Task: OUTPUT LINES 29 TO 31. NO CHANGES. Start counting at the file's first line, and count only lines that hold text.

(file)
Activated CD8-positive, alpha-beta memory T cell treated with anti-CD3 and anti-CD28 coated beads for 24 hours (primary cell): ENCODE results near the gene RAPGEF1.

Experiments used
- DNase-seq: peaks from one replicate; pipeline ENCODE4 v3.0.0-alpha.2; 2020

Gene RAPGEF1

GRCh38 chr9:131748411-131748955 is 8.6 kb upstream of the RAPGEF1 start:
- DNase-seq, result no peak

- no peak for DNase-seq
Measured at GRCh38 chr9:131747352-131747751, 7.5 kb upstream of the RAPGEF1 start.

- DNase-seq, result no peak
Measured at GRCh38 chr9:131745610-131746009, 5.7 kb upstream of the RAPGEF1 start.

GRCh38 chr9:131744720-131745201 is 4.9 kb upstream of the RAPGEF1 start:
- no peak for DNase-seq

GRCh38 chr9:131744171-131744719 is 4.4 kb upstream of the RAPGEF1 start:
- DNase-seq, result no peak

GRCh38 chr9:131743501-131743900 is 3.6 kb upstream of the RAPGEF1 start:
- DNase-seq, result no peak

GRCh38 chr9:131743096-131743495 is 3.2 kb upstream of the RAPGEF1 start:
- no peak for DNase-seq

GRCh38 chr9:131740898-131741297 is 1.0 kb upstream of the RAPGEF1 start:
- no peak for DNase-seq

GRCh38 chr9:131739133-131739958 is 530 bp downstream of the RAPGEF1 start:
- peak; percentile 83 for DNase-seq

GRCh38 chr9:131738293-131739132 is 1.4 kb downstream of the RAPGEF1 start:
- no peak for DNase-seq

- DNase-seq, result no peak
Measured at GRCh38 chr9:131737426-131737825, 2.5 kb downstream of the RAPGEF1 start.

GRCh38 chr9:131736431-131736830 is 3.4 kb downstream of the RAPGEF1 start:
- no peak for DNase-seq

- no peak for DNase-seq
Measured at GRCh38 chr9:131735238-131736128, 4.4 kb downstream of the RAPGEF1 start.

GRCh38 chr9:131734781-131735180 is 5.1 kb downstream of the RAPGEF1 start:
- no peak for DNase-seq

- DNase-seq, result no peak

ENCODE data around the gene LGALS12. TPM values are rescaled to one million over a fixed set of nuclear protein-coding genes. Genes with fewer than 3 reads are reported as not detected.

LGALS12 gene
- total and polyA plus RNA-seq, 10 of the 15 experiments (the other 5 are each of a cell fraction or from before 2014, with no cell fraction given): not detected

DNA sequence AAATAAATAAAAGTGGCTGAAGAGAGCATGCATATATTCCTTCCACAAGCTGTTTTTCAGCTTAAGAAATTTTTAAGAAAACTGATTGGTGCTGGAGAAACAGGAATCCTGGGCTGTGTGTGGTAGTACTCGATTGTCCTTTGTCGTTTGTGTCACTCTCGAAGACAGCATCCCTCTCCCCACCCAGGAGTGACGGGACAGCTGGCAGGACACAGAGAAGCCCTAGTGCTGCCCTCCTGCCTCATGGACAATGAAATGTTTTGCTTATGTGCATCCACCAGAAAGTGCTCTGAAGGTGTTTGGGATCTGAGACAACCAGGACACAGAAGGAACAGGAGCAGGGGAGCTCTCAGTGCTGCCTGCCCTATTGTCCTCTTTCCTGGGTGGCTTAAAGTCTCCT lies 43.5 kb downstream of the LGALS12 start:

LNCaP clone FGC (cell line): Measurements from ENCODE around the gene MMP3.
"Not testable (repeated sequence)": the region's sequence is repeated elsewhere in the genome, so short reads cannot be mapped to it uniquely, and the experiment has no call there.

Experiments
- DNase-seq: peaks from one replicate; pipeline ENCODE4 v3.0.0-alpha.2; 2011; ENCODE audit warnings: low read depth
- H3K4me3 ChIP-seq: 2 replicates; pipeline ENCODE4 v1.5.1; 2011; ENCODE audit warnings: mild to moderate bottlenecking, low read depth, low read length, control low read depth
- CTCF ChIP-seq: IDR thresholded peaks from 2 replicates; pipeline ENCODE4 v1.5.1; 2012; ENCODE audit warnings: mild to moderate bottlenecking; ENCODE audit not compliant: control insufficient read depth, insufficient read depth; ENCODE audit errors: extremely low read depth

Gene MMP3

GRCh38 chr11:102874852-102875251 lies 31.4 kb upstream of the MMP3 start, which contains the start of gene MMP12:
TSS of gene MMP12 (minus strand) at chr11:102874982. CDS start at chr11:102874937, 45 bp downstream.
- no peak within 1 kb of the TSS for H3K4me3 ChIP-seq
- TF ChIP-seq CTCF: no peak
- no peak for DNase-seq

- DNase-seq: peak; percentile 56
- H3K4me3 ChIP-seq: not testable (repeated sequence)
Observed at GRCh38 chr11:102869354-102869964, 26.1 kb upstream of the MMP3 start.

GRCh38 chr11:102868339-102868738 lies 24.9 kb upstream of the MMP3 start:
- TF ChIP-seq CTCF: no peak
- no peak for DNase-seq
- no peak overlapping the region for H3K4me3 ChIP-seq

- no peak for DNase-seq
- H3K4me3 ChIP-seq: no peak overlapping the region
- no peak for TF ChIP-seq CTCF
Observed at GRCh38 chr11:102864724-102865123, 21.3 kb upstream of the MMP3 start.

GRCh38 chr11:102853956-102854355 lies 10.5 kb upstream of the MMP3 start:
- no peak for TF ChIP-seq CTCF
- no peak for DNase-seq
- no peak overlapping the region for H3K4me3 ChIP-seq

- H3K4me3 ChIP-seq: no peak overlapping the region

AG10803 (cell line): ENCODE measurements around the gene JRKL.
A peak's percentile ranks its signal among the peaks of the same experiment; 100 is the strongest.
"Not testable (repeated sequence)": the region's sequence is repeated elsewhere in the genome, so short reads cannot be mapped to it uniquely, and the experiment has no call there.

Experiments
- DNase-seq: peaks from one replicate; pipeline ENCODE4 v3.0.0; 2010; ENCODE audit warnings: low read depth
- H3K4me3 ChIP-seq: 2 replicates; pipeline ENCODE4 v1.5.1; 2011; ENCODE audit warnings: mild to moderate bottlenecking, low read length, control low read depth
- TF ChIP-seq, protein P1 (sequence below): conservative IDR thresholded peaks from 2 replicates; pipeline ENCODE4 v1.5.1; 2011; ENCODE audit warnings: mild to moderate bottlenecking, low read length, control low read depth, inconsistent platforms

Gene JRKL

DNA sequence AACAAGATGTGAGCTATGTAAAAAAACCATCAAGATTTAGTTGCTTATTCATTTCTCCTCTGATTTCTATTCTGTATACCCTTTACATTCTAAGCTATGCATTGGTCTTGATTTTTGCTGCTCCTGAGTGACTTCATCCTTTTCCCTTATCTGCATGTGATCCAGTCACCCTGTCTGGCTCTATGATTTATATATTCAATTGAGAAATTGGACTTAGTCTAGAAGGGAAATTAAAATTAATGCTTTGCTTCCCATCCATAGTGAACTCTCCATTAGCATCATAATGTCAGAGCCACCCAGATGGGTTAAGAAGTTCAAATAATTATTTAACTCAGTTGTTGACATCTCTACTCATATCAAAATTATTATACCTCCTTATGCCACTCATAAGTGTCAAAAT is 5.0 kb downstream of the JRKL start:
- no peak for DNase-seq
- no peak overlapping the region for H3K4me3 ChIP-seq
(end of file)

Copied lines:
- no peak for DNase-seq
Measured at GRCh38 chr9:131735238-131736128, 4.4 kb downstream of the RAPGEF1 start.

GRCh38 chr9:131734781-131735180 is 5.1 kb downstream of the RAPGEF1 start: